Asian stocks mostly higher on weak yen, stimulus hopes

Most Asian bourses were higher late Wednesday, as benign Chinese inflation data fueled hopes of additional easing, while a weaker currency provided support for Japanese shares.

Overnight, U.S. stocks mostly advanced with the S&P 500 and Nasdaq Composite halting their worst three-day rout since 2011 as investors considered earnings from JPMorgan Chase, Citigroup and Wells Fargo. The Dow Jones Industrial Average finished flat while the S&P 500 added 0.2 percent and the tech-heavy Nasdaq gained 0.3 percent.

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A closely watched ZEW survey showed German analyst and investor morale fell below zero for the first time in nearly two years in October.

In the commodity space, U.S. crude oil posted its biggest percentage loss in about two years overnight on the back of a downgrade in global oil consumption forecasts, projections for another boost in shale oil and reluctance by OPEC members to cut output.

Symbol
Name
Price
 
Change
%Change
NIKKEI
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HSI
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ASX 200
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SHANGHAI
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KOSPI
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CNBC 100
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Tokyo gains 0.9%

Japanese equities snapped a five-day losing streak on Wednesday, underpinned by a weaker yen trading above 107.3 against the U.S. dollar. Earlier in the session, the key Nikkei index touched a fresh two-month low of 14,916.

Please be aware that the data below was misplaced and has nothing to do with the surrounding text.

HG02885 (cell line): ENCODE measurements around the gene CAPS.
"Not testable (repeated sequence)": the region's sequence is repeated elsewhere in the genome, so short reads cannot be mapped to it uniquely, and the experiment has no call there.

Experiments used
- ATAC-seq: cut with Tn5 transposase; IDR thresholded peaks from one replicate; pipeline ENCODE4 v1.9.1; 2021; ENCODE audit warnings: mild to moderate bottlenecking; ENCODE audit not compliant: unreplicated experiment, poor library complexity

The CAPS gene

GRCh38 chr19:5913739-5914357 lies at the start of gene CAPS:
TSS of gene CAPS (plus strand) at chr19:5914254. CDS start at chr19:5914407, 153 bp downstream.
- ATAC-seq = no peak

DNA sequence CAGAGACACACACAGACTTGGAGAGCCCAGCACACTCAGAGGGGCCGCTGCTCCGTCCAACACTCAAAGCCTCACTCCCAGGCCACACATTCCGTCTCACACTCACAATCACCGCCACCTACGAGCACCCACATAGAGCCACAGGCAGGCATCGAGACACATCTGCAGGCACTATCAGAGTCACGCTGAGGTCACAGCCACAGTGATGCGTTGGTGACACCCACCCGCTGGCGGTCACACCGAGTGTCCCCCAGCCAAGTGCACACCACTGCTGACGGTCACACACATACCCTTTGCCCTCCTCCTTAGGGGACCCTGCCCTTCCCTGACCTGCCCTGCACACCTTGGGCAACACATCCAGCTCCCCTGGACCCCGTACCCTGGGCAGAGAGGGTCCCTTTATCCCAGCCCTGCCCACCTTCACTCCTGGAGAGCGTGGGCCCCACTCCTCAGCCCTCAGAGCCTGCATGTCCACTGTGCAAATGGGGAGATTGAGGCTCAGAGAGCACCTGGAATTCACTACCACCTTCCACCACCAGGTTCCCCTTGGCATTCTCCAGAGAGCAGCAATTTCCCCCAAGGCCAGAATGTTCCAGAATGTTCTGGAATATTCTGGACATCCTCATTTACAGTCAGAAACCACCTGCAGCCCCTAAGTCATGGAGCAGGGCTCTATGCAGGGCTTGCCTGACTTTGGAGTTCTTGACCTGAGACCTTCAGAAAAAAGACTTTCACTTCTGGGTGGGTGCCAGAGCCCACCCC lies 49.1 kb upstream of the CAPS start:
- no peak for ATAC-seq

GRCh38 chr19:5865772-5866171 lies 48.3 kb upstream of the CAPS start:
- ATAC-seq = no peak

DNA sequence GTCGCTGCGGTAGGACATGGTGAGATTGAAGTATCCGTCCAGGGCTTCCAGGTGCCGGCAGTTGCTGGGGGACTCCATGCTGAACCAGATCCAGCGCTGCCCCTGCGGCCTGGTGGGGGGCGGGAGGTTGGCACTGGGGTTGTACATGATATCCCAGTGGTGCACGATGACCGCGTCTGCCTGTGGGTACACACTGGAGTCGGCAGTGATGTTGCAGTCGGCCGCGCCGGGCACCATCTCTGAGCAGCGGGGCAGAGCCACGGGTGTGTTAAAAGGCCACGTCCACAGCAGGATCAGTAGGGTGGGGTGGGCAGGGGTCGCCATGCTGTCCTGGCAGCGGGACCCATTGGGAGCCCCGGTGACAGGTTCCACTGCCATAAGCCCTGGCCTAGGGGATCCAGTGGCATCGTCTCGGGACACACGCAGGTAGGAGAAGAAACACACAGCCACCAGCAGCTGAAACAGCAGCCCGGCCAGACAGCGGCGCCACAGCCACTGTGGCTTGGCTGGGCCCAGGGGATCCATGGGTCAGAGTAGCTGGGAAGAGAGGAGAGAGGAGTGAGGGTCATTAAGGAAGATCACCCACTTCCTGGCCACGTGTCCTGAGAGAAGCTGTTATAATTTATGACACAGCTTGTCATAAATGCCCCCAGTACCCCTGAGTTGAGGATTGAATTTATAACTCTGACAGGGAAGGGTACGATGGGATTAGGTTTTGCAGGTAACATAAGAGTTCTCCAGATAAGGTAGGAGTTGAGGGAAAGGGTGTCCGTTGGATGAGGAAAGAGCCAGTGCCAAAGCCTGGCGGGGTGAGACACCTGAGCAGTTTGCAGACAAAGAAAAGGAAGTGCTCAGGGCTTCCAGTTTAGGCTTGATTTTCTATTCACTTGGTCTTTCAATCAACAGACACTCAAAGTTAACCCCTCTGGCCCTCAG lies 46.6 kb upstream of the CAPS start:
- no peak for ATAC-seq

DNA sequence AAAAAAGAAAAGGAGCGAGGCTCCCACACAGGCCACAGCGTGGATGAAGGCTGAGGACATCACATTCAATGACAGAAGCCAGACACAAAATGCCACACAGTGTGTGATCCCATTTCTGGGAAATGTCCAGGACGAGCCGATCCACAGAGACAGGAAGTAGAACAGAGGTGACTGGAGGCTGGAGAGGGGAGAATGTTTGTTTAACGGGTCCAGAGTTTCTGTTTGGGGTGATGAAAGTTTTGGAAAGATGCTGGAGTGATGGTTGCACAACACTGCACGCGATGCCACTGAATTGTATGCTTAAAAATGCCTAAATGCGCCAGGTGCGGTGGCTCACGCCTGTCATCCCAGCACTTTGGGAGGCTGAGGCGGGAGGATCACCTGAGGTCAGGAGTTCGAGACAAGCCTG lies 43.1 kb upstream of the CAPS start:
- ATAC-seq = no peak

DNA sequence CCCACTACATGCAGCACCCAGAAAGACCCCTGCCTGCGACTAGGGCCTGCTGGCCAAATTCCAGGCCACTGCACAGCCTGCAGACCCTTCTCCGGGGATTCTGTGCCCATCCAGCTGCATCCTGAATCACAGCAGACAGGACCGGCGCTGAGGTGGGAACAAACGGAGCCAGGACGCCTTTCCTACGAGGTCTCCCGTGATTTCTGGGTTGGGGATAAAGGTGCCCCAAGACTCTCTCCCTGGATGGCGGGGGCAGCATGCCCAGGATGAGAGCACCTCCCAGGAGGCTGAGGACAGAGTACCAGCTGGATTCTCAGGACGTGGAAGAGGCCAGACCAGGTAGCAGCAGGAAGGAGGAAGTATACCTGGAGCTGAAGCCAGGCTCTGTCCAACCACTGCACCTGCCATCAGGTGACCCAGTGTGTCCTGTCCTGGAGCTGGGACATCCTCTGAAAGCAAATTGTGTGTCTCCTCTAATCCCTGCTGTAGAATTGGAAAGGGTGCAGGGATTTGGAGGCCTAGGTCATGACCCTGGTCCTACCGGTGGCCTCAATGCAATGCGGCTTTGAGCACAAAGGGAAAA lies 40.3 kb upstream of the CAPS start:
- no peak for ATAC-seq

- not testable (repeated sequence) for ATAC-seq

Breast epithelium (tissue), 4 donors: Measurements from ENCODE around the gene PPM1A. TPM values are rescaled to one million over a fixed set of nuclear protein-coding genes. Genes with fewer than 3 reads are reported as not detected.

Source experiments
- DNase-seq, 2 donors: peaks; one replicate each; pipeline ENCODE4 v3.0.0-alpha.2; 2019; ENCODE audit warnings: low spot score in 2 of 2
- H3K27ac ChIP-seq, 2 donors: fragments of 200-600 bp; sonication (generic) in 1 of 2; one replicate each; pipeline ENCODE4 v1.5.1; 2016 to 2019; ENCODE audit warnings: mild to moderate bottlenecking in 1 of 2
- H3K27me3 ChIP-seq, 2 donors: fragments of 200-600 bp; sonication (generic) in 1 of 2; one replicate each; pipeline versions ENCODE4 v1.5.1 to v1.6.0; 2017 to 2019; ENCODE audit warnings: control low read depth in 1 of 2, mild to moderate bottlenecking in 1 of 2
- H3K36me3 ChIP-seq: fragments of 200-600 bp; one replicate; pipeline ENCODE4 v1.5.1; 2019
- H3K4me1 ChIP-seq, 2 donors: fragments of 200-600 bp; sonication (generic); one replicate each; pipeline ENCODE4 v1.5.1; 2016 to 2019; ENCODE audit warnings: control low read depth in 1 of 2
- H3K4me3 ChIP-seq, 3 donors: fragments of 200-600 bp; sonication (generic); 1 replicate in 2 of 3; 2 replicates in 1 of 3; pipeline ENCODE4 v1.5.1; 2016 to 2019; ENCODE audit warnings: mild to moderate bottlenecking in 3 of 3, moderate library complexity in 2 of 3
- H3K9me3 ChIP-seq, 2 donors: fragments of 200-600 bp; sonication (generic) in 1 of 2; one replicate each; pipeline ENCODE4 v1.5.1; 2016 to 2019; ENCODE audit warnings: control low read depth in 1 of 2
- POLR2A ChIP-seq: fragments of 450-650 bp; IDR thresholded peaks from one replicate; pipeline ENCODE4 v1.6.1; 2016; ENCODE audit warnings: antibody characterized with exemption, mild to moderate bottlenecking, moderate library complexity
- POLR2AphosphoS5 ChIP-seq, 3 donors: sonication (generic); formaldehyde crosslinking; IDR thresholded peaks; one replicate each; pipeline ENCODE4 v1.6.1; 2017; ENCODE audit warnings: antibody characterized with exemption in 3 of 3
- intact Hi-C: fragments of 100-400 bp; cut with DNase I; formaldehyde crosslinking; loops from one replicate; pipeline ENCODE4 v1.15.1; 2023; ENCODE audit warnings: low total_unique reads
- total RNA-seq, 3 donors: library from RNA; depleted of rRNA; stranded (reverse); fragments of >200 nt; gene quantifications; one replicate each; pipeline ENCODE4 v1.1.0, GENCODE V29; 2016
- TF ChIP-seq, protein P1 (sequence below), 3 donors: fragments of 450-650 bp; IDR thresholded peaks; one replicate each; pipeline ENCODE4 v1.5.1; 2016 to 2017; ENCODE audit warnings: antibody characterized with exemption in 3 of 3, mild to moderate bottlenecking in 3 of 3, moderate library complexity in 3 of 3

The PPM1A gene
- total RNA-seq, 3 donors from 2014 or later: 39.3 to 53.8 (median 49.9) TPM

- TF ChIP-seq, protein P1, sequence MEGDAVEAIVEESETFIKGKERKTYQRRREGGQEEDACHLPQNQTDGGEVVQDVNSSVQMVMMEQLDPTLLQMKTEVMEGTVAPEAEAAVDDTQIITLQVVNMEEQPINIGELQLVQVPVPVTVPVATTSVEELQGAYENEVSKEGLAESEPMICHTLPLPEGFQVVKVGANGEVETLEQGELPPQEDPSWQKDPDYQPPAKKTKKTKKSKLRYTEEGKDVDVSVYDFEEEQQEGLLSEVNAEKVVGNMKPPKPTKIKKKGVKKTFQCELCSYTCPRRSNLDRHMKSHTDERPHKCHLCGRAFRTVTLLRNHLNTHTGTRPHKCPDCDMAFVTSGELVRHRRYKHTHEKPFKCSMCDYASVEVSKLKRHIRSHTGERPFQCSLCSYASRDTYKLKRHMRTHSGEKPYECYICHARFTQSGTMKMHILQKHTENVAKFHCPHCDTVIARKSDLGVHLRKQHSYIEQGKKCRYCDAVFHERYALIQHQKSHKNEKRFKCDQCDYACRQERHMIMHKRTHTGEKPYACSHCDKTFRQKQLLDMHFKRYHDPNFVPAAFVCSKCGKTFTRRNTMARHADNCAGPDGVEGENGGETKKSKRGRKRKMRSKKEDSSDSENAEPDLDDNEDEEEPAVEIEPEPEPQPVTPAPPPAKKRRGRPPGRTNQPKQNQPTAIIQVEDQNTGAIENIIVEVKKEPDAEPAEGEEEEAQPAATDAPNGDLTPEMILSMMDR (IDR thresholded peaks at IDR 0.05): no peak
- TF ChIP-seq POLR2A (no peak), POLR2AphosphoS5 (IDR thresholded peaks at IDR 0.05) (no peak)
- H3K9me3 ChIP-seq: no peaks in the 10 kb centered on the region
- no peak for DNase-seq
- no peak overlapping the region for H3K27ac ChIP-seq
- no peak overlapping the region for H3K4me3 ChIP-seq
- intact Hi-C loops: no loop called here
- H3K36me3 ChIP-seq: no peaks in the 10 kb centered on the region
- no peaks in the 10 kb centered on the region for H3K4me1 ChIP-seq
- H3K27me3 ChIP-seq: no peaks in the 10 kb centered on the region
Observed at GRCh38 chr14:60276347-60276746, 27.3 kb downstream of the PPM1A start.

Energy-related stocks were under pressure from declining oil prices; Inpex and Japan Petroleum Exploration lost 1.3 and 2 percent, respectively.

Toyota Motor reversed losses to advance 0.2 percent after the carmaker announced a $187 million investment to manufacture new compact sport utility vehicles in Turkey starting in 2016.

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Mainland shares up

At midday, China's Shanghai Composite index brushed off a weaker-than-expected inflation number, rising 0.6 percent.

China's consumer inflation eased further in September, the National Bureau of Statistics said on Wednesday, adding to concerns that global growth is cooling fast. Consumer prices rose 1.6 percent from the year-ago period to a near five-year low, compared with the 1.7 percent gain forecast by Reuters.

Wholesale prices, meanwhile, dropped 1.8 percent, versus expectations of a 1.6 percent decline and after falling 1.2 percent in the month before.

Hong Kong stocks traded 0.6 percent higher on Wednesday.

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Why China doesn't need large-scale stimulus
Why China doesn't need large-scale stimulus   

Sydney rises 0.7%

A rise in consumer sentiment for October helped Australia's benchmark S&P ASX 200 index to brush off a benign Chinese inflation data and losses in the energy sector.

The survey of 1,200 people by the Melbourne Institute and Westpac Bank showed the index rose a seasonally adjusted 0.9 percent in October, steadying from a sharp fall in the preceding month. As a result, most retailers benefited; Harvey Norman and JB Hi-Fi closed up 0.9 and 1.1 percent.

Pharmaceutical firm CSL soared 1.4 percent, after announcing that it would buy back $827 million of its shares over the next year.

Woodside Petroleum shed 0.2 percent as oil prices dived more than $4 a barrel overnight.

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Seoul loses 0.2%

South Korea's Kospi index was one of the region's worst performers after the Bank of Korea announced a second rate cut in three months on Wednesday, underscoring fears of sluggish global growth. The central bank cut its base rate by 25 basis points to 2 percent, in line with market expectations.

Blue-chips traded in the red on late Wednesday. Top losers include SK Innovation and LG Electronics which tumbled over 1.5 percent each.

Samsung Electronics lost gains midday to shed 0.2 percent. According to Korean media reports, Facebook CEO Mark Zuckerberg reportedly met Lee Jay-yong, Samsung's Vice Chairman, in Seoul for a possible collaboration.

Meanwhile, the South Korean won was indifferent to the central bank's move. The currency traded at 1,063 against the U.S. dollar, a touch firmer than Tuesday's closing rate of 1,064.